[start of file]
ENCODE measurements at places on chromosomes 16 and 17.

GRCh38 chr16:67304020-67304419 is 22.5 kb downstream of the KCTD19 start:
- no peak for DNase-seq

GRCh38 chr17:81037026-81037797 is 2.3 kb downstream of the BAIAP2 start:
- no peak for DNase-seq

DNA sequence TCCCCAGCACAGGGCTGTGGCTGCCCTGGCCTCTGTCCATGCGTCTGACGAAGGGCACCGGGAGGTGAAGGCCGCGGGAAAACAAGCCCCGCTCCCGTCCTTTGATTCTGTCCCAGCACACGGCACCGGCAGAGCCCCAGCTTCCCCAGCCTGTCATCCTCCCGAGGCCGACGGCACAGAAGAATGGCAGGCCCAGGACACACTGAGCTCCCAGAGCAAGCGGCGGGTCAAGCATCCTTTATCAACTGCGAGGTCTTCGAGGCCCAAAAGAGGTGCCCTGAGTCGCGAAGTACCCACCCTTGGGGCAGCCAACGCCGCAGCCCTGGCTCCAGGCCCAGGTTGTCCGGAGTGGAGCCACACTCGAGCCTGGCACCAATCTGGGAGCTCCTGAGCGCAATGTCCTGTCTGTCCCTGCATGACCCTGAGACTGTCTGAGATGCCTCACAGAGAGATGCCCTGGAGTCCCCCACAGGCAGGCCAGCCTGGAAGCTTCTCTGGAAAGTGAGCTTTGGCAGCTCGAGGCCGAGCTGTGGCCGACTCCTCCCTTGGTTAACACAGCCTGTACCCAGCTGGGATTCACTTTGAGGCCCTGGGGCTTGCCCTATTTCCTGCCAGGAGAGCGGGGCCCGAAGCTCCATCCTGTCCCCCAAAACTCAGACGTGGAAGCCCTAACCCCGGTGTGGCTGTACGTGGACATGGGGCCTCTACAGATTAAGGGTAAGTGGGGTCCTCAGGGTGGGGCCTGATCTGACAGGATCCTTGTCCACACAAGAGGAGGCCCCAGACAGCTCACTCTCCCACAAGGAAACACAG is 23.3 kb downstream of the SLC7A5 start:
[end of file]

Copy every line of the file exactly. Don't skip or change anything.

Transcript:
ENCODE measurements at places on chromosomes 16 and 17.

GRCh38 chr16:67304020-67304419 is 22.5 kb downstream of the KCTD19 start:
- no peak for DNase-seq

GRCh38 chr17:81037026-81037797 is 2.3 kb downstream of the BAIAP2 start:
- no peak for DNase-seq

DNA sequence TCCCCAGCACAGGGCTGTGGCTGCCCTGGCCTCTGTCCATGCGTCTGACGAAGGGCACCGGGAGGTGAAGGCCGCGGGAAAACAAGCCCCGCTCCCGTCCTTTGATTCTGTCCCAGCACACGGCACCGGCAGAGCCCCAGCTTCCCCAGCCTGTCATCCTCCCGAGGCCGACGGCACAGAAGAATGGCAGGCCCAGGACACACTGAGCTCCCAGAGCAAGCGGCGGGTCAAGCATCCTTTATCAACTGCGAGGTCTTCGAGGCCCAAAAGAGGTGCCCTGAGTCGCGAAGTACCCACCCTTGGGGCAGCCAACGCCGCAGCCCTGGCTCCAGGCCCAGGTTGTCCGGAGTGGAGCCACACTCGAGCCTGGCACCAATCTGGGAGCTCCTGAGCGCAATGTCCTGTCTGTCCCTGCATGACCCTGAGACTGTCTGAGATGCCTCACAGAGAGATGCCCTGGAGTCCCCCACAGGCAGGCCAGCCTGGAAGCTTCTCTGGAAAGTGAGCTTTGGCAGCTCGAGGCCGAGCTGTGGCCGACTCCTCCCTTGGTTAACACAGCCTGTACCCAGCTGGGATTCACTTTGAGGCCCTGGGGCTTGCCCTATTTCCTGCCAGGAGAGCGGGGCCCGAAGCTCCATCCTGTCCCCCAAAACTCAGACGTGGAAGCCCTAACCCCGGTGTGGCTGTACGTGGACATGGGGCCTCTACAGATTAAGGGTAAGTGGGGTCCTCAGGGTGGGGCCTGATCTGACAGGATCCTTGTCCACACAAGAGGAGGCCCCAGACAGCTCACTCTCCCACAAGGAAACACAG is 23.3 kb downstream of the SLC7A5 start: